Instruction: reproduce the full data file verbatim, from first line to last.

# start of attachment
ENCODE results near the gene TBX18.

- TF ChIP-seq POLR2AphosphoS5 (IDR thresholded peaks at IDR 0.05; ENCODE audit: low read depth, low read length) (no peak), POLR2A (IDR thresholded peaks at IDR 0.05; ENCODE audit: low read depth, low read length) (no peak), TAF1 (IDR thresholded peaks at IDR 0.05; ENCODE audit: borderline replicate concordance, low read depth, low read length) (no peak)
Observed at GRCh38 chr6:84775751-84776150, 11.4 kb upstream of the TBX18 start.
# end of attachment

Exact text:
ENCODE results near the gene TBX18.

- TF ChIP-seq POLR2AphosphoS5 (IDR thresholded peaks at IDR 0.05; ENCODE audit: low read depth, low read length) (no peak), POLR2A (IDR thresholded peaks at IDR 0.05; ENCODE audit: low read depth, low read length) (no peak), TAF1 (IDR thresholded peaks at IDR 0.05; ENCODE audit: borderline replicate concordance, low read depth, low read length) (no peak)
Observed at GRCh38 chr6:84775751-84776150, 11.4 kb upstream of the TBX18 start.